I never had much need of a “real man.” My paternal grandmother Lila and her mother, my great-grandmother Millie–both college-educated–were bold, voiced women who cultivated such a legacy of strength that it lives on to this day (even among their female descendants who never had the pleasure of their company.)
And yet, the culture seeps in.
If not Disney Princes (no, I didn’t mean Princesses) than the other men projected onto the big screen or onto the pages of history books or out into the world where women, despite their capacities and desires, were and continue to be not only underrepresented but unrecognized and uncelebrated.
Strong women have long been suspect, perceived as a threat by both women and men–those who haven’t claimed their own power–or those who prefer the safety of the status quo (particularly when it’s in their favor)–or better yet–those who hold the illusion of a Once Upon a Time when everything was “better” because everyone knew his or her role–as is true in all systems of oppression–from castes to slavery to our current day arrangement where women do the bulk of emotional labor.
Those most fearful of a woman’s power realized, take aim at every side–deriding her male counterpart—discounting his virility because his woman’s power remains unchecked.
There is a myriad of ways to check a woman’s power in systems that preserve marginalization just as there are built-in checks for persons of color.
Inequality means that the marginalized are dependent–culturally, politically, and financially—on those in power. As such, they may, consciously or unconsciously, protect the system of their own oppression as a matter of self-preservation; or alternatively, they may self-destruct in rage or despair.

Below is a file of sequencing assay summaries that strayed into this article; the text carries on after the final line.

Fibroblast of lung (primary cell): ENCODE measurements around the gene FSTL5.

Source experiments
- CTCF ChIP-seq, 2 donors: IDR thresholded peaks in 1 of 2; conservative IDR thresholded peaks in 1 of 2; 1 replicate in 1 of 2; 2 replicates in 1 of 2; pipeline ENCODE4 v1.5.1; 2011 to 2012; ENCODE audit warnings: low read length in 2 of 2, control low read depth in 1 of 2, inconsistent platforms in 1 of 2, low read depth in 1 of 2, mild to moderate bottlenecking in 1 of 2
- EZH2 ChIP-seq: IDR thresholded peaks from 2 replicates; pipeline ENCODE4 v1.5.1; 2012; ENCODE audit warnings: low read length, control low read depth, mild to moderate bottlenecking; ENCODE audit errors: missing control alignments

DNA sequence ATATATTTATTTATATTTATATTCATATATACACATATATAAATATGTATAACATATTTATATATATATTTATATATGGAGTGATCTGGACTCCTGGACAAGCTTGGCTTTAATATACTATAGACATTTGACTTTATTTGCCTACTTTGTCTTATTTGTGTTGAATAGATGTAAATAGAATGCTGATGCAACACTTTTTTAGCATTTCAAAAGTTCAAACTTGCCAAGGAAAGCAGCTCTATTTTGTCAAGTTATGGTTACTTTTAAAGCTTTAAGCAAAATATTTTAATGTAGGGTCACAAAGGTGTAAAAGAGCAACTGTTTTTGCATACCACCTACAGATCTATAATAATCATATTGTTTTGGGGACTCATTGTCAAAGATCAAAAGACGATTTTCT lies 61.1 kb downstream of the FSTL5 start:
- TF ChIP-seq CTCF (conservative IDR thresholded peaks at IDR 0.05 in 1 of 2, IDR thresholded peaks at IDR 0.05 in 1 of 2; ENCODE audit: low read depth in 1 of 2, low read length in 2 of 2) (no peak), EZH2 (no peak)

Despite or because of his mother’s and grandmother’s strength, my father, the medical student, went in search of a woman from the other side of town choosing “the prettiest girl in the school” (quoting him) which was the Catholic high school where women knew their place and worshiped at the foot of a Virgin Mother, who they were expected to be, as they pleased, conceived and delivered without the agency of their own desire.
Though my mother lacked a college education and the voice that accompanied such empowerment, she, much like my paternal grandmothers and her own mother, was an island unto herself, not needing a man, even while desiring, perhaps, companionship in love.
This was never to be. The world was bent to men so men bent toward it. While the home forced upon men some measure of being “among” if not by the gravitational pull of children and housework, then by their wife’s very presence, especially as she aged, discovering worth beyond approval; at which point, she might be traded in for a younger, less self-possessed model. Check.
Alas, the majority of my maternal figures, including my mother and my grandmothers on both sides, succumbed to the disease of loneliness—alcoholism—and died within the decade in which I find myself now.
Looking back, I see that after an initial mistake which cost me 7 years (and piercing heartbreak), I learned that my companion in love would need to be a man who recognized my strength as something inalienable and of value. This was a challenge in the eighties, particularly at the Jersey shore, particularly given my increasing level of education, income and success.
Enter Casey. Not only one of the most handsome men in the restaurant, but also a guy who could hang with women, and readily pitch in, while brazen enough to make advances toward his boss.
“He’s not your type,” a feminine representative said, in an effort to protect the patriarchy upon which we depend. “He’s not driven.”
“Have fun, but don’t stay with him,” another said, “He’s not going anywhere.”